>>> planets[:2]
[Mercury, Venus]
>>> type(_)  # `_` is a variable set to the return value of last expression.
<type 'java.util.ArrayList'>
>>> planets[::-1]
[Earth, Venus, Mercury]
>>> type(_)
<type 'java.util.ArrayList'>

However, the getitem syntax is not supported for Sets as it doesn’t make sense there since Sets are unordered collections. But the operator support available for sets in python are available with Java Set objects as well.

>>> 'Red' in colors
True
>>> len(colors)
5

The for loop can be used on any Collection type objects to iterate over the object’s contents.

>>> for x in planets:
...     print x
...
Mercury
Venus
Earth
>>> for x in enumerate(planets):
...     print x
...
(0, u'Mercury')
(1, u'Venus')
(2, u'Earth')

Here’s equivalents for some of the methods available in Java’s Collections and Python’s collection types.

Java Jython
Collection.add list.append / set.add
Collection.addAll list.extend / set.update (Prefer list + list or set.union)
Collection.contains in list or in set
Collection.isEmpty bool(list) or bool(set) (Can be used directly in a boolean context)
Collection.size len(list) or len(set)

Empty Collections are treated as False in boolean contexts, just as with python’s collections.

Java Arrays

Just as Java’s List is mirrored in Python with list, Java’s arrays are mirrored using the array structure available in Jython’s array module. That official documentation is quite exhaustive on this topic, so I suggest going over it to get an idea of handling arrays in Jython.

The Iteration Protocol

Java’s Iterator style iteration is supported by Jython’s for statements. For example, consider the following Java Iterator that’s trying to emulate a small fraction of Python’s range function:

package ssk.experiments;
import java.util.Iterator;

public class RangeIterator implements Iterator<Integer> {
    private Integer current = 0, max;
    public RangeIterator(int max) { this.max = max; }
    @Override
    public boolean hasNext() { return current < max; }
    @Override
    public Integer next() { return current++; }
}

Since classes are instantiated without a new keyword in Python, combined with the fact that Jython’s for statement supports Java’s Iterators, we can use the above in the following way:

from ssk.experiments import RangeIterator


for n in RangeIterator(5):
    print n

This gives the following output:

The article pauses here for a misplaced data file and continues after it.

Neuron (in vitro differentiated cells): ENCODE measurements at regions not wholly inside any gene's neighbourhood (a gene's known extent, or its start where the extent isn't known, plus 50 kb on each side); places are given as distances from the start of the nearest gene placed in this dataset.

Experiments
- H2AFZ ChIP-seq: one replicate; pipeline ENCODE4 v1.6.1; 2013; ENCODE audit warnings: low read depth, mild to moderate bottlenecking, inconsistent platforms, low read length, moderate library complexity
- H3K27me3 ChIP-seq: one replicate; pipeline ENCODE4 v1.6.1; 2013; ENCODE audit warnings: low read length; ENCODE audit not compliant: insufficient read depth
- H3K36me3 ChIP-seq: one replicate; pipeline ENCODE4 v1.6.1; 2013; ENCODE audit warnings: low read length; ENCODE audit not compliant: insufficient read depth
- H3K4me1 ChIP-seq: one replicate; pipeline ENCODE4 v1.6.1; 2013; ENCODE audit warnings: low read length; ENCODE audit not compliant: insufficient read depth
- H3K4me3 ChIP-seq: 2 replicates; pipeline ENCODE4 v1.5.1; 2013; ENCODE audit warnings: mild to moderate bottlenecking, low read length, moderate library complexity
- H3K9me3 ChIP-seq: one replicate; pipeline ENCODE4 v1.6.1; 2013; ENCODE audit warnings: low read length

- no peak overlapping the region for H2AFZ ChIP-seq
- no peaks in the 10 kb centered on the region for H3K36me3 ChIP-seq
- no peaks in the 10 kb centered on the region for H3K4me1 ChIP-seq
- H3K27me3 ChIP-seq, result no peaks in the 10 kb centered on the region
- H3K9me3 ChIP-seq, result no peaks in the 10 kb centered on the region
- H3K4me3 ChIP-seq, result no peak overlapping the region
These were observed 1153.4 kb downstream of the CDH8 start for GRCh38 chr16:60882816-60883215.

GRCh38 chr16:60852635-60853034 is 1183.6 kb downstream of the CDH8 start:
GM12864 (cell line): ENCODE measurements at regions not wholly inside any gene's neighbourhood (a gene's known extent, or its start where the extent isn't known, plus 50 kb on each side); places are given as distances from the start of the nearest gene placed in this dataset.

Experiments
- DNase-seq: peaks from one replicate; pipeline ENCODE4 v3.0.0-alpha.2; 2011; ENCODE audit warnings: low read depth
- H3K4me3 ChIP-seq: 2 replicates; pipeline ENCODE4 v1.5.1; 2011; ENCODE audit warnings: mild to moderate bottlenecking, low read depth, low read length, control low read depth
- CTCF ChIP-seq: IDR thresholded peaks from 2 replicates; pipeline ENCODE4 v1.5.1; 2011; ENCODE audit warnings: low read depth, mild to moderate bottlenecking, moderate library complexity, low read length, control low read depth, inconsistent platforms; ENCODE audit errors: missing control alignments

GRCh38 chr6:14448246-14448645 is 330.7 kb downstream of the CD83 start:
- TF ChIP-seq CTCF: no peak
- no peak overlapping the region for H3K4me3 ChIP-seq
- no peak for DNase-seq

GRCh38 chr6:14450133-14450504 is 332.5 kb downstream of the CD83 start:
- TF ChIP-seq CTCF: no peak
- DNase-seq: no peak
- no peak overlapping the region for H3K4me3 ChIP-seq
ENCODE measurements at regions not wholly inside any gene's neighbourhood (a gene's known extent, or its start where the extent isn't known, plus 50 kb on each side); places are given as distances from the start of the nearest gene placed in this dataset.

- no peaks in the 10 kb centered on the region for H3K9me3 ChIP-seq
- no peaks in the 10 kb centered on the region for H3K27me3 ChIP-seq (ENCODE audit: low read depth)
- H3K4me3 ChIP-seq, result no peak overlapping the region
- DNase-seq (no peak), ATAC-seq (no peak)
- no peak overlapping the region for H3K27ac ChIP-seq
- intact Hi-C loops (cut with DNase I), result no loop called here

0
1
2
3
4

Since Jython’s for statement supports iterating over Java’s Enumeration type, the above same for loop would work with a RangeEnumeration class as defined below:

package ssk.experiments;
import java.util.Enumeration;

public class RangeEnumeration implements Enumeration<Integer> {
    private Integer current = 0, max;
    public RangeEnumeration(int max) { this.max = max; }
    @Override
    public boolean hasMoreElements() { return current < max; }
    @Override
    public Integer nextElement() { return current++; }
}

Jython seamlessly handles the getting of an instance of an Iterator from a Java Iterable. This is actually how the for statement works with the List and Set collections discussed earlier (Collection is a sub-interface of Iterable).

Patching Java Classes

In Python, new methods and attributes can be added to existing classes. This comes from the dynamic nature of the programming language and the runtime. The JVM is also a dynamic runtime, but the Java language doesn’t allow us to modify existing classes. This is where Jython comes in. Jython lets us add and override methods on existing Java classes. Although this is seldom needed, this can illustrate the extent of Jython’s integration with the JVM.

Here’s a Java class:

package ssk.experiments;
import java.util.List;

public class Country {
	private String name;
	public Country(String name) { this.name = name; }
	public String getName() { return name; }
	public void setName(String name) { this.name = name; }
}

There’s nothing fancy with the above class. It’s a regular class with one property with a .get and .set methods. Now, let’s add a new method to this class.

from ssk.experiments import Country


def upcase(self):
	self.name = self.name.upper()


Country.upcase = upcase

# Create a `Country` object and call `upper_name` method.
largest_country = Country('Russia')
largest_country.upcase()
print largest_country.name

This would print RUSSIA, as expected.

Note that this is an advanced feature and should be used with caution. In almost all cases, it is probably a better idea to modify the original Java class definition directly. But when that is not an option, creating a simple Python function that works with these objects should be considered. Modifying existing classes should only be used as a last resort.

Operator Overloading

One nice and practical case for adding methods on existing Java classes is to leverage Python’s support for operator overloading with Java classes. One good example for this is with the BigDecimal class. Mathematical operations on objects of BigDecimal are provided as individual methods like .add, .subtract etc. We can add operator support (in Jython) for these objects by adding the appropriate methods to the BigDecimal class.

For instance, here’s how we can add support for the + operator:

from java.math import BigDecimal

BigDecimal.__add__ = lambda self, other: self.add(other)

print BigDecimal(42) + BigDecimal(10)

This would print 52, as expected. More methods can be added to support all the mathematical operators such as __sub__ for subtraction and __mul__ for multiplication etc. The full list of such method names can be found on the official data model documentation page.

Conclusion

This is not intended to be an exhaustive guide to what Jython can do. I hoped to give you a taste of how well Jython handles inter-op with Java and hopefully I’ve helped you write better Python - Java inter-op code. Thank you and any suggestions and feedback are very welcome.